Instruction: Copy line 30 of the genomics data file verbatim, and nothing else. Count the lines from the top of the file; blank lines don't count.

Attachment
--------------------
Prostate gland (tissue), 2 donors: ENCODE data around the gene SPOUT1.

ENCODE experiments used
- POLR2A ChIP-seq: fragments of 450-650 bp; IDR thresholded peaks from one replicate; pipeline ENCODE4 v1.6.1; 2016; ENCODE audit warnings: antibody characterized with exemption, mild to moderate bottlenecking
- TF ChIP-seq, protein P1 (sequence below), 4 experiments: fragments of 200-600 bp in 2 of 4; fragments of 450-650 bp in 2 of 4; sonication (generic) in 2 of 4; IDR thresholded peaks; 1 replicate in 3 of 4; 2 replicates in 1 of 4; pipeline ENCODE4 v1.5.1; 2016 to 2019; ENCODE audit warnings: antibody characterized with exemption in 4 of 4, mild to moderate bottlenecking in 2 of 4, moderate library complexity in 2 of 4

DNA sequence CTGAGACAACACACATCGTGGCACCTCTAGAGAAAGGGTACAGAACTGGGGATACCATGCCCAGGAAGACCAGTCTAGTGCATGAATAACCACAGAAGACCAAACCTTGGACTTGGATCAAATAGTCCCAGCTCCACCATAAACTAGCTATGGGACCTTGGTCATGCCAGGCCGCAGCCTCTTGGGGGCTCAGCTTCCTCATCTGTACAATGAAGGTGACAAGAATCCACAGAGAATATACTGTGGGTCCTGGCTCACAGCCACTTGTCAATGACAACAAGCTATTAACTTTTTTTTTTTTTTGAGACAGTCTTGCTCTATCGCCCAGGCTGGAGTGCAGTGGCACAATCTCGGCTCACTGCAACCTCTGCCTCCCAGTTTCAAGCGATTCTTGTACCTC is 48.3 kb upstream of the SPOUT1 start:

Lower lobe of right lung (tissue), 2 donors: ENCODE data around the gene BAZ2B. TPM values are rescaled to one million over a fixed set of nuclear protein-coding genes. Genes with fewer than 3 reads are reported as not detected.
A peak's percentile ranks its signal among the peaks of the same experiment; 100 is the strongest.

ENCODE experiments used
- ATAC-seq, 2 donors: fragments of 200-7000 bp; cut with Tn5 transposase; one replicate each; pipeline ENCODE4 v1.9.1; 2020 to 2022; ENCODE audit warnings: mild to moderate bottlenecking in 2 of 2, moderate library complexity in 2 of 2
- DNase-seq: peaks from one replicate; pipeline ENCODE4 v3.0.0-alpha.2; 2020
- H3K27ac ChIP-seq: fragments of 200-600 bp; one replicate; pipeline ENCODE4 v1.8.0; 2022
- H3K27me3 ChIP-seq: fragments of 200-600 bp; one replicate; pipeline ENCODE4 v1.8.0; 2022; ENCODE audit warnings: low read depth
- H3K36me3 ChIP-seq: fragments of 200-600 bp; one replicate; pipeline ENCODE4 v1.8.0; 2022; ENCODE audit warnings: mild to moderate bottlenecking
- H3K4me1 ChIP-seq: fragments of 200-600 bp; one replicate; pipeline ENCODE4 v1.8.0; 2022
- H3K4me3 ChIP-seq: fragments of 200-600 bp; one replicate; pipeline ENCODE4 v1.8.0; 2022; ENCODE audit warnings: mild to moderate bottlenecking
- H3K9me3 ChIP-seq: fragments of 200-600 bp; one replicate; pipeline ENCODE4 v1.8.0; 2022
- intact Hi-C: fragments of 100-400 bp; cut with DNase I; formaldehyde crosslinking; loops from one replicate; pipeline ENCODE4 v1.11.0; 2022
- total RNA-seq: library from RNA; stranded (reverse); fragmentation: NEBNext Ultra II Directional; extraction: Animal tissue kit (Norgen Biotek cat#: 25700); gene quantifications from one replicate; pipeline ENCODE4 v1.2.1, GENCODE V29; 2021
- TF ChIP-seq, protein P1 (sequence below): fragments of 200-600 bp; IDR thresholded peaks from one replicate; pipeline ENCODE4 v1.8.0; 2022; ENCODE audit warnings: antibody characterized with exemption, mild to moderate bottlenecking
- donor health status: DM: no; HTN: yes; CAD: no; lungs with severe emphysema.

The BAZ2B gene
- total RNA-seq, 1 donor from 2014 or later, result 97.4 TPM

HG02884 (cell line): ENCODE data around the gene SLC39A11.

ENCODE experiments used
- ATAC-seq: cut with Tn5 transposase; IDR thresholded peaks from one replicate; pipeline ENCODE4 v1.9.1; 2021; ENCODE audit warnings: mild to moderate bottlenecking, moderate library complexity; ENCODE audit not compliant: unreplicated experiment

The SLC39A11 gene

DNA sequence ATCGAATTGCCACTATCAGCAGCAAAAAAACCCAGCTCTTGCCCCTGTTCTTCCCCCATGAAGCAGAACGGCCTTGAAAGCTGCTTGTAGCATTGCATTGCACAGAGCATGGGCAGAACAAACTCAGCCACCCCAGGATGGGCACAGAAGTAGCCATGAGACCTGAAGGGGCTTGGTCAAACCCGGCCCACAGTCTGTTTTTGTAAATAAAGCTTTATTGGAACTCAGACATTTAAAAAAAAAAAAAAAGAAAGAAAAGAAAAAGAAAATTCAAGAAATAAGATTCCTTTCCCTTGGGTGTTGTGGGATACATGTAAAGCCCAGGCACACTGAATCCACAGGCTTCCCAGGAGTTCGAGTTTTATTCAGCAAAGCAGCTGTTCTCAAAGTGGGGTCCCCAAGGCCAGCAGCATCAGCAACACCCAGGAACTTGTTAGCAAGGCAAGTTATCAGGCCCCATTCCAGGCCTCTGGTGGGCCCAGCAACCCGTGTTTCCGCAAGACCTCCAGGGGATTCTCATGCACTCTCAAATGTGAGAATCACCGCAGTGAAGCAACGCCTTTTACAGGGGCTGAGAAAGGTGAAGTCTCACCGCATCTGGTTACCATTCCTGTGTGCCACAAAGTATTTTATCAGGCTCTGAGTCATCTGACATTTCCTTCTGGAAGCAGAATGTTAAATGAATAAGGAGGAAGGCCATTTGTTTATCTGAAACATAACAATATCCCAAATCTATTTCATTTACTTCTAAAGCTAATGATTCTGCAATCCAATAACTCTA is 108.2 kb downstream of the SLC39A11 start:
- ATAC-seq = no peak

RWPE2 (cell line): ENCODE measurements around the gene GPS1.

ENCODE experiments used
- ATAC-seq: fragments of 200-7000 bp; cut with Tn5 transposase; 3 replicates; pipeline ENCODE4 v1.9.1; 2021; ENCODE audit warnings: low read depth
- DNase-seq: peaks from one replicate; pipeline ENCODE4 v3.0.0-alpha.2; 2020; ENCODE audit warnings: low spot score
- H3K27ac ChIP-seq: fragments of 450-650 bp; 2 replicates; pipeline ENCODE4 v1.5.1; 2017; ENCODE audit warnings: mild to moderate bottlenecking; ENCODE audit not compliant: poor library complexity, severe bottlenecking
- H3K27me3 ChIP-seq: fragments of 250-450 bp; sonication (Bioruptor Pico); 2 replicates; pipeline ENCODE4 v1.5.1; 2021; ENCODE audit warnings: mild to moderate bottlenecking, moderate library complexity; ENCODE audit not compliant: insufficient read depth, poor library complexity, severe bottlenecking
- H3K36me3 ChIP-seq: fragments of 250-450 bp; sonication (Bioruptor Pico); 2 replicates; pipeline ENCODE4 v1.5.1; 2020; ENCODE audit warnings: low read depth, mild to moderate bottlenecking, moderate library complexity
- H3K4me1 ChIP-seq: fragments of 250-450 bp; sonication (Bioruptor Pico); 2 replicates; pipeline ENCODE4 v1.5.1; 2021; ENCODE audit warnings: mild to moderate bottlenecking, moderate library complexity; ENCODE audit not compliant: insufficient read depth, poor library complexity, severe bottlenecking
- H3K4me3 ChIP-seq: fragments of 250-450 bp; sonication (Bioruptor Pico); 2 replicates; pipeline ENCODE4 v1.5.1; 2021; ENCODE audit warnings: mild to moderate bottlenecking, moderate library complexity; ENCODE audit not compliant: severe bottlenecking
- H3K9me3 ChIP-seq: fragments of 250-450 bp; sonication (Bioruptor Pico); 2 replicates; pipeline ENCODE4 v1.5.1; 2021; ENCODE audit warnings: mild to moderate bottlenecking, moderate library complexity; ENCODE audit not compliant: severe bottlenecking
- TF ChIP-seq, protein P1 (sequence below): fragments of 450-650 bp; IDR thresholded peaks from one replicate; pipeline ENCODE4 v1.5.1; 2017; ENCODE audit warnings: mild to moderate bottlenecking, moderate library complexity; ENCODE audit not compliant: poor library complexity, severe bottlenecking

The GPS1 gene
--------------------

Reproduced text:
ENCODE experiments used